The fluorescent compounds contemplated herein are numerous; and they may be defined broadly as those which do not preferentially react on contact with the singlet oxygen or its precursor employed in this invention, such as triphenylphosphite-ozone complex; likewise, they do not readily react on contact with the ketene.

Typical suitable fluorescent compounds for use in the present invention are those which have a spectral emission falling between 330 millimicrons and 750 millimicrons and which are at least partially soluble in any of the diluents discussed below, if such diluent is employed. Among these are the conjugated polycyclic aromatic compounds having at least three fused rings, such as: anthracene, substituted anthracene, benzanthracene, phenanthrene, substituted phenanthrene, naphthacene, substituted naphthacene, pentacene, substituted pentacene, perylene, substituted perylene, and the like.

Substituents for all of these include phenyl, lower alkyl, chlorine, bromine, cyano, alkoxy (C -C and other like Substituents which do not interfere with the light-generating reaction contemplated herein.

Numerous other fluorescent compounds having the properties given hereinabove are well known in the art. Many of these are fully described in Fluorescence and Phosphorescence" by Peter Pringsheim, lnterscience Publishers, Inc., New York, N.Y., 1969. Other fluorescers are described in The Color Index, Second Edition, Volume 2, The American Association of Textile Chemists and Colorists, 1956, pp. 2907-2923. While only typical fluorescent compounds are listed hereinabove, the person skilled in the art is fully aware of the fact that this invention is not so restricted, and that numerous other fluorescent compounds having similar properties are contemplated for use herein.

The preferred fluorescers are 9,l0-bis(-phenylethynyl )anthracene, 9,1 O-diphenylanthracene, and perylene.

The fluorescer concentration in the reacting system is broadly 0.0002 to 0.03 molar, preferably 0.001 to 0.015 molar.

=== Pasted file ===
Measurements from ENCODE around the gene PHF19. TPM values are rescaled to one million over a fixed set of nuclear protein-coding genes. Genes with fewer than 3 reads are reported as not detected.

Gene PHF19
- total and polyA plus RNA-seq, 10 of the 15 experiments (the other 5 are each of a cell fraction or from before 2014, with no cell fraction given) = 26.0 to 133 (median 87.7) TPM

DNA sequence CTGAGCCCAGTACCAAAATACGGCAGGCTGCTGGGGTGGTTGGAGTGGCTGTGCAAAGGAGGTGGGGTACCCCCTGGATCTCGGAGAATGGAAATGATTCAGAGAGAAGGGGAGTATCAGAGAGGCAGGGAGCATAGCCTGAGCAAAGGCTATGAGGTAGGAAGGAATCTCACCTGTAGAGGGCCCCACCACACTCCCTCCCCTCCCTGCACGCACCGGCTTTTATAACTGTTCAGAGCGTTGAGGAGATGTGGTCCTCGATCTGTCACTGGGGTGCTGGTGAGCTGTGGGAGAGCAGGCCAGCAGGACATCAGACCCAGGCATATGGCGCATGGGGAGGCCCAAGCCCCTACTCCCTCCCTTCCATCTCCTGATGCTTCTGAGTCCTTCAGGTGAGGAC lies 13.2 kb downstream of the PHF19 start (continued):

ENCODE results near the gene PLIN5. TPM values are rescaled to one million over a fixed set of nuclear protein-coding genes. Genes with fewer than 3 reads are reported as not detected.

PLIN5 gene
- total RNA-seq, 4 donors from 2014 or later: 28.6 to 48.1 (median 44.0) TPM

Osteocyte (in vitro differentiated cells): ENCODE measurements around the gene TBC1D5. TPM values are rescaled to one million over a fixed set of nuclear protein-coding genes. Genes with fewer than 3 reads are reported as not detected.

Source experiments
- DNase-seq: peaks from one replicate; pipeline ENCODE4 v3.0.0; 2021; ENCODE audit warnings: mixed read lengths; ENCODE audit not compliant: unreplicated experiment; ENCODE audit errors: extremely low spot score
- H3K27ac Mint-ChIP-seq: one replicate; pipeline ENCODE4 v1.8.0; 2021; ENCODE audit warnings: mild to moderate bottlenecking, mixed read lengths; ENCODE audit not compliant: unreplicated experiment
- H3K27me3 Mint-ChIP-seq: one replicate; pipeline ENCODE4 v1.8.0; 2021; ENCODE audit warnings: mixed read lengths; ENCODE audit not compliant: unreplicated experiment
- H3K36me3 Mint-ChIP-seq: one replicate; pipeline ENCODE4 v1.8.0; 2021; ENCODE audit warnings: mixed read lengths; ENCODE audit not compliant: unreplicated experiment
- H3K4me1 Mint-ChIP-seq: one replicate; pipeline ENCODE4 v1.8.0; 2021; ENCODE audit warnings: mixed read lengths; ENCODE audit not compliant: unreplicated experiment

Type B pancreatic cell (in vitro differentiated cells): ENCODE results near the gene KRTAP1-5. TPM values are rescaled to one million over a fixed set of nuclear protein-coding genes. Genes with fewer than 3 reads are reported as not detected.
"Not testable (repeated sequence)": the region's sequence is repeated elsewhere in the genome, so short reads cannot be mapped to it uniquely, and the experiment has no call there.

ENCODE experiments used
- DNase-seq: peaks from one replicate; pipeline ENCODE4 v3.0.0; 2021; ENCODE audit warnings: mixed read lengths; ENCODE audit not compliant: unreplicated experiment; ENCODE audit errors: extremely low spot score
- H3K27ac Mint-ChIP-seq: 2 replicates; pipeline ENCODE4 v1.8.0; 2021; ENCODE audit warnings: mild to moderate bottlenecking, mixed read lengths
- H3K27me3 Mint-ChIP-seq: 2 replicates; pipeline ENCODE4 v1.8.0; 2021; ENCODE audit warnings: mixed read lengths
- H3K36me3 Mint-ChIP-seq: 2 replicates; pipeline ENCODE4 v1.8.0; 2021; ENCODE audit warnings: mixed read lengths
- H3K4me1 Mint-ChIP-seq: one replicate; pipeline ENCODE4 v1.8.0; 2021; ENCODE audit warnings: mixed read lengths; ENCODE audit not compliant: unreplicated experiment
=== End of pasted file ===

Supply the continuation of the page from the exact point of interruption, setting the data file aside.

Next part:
The solvents for the chemiluminescent components are organic solvents that are inert to ketenes and to singlet oxygen and singlet oxygen precursors or reagents. Several solvent types are suitable:

l. Hydrocarbons, i.e. hexane, octane, cyclohexane.

2. Halocarbons: methylene chloride, carbon tetrachloride, dichlorodifluoromethane, hexachloroethane, chloroform,

tetrachlorotetrafluoropropane.

3. Aromatic hydrocarbons: benzene, toluene, ethylbenzen, butylbenzene, chlorobenzene, odichlorobenzene.

4. Esters: dimethyl phthalate, dibutyl phthalate, ethyl benzoate, triacetin.

The reaction of ketenes (I) and singlet oxygen (II) produces a dioxetaneone (III) as shown by Equation I. When the dioxetaneone intermediate, III, deomposes in the presence of a fluorescer (Fir), the fluorescer is excited to its singlet excited state (Equation 2) which subsequently emits light (Equation 3). Thus, chemiluminescent light emission is produced. The formation of a dioxetaneone intermediate is evident from the products of the reaction which, for example, are benzophenone and carbon dioxide from the reaction of diphenyl ketene and singlet oxygen.

I II III Since dioxetaneones from the reaction of ketene with singlet oxygen produce chemiluminescent light emission during decomposition in the presence of a fluorescer, it is clear that dioxetaneones produced by any other reaction must also be capable of light production in the presence of a fluorescer. Thus, this invention broadly includes the generation of light by the decomposition of dioxetaneones in the presence of a fluorescer and is not limited to any specific process for preparing dioxetaneones. Dioxetaneones are shown by the following general formula:

where X equals hydrogen, alkyl groups: such as methyl, ethyl, propyl, butyl, cyclobutyl, haloalkyl groups: such as trifluoromethyl, trichloromethyl, aryl groups: such as phenyl, naphthyl, dichlorophenyl, dimethoxyphenyl, dimethylphenyl, halide groups: such as chloride, fluoride, bromide and acyl groups: such as acetyl, or as in cyclic dioxetaneone D Preparative reactions for producing dioxetaneones include the following:

L, a leaving group such as a) halide e.g. chloride, bromide, iodide, or a tosylate, e.g. O-SO C H b) aryloxy group 2,4,6-trichlorophenyloxy, and carboxy-trichloro-phenyloxy, c) alkoxy e.g. methoxy trifluoromethoxy, d) heteroaryloxy, e.g. pyridonyl, methoxy pyridonyl, chloropyridonyl,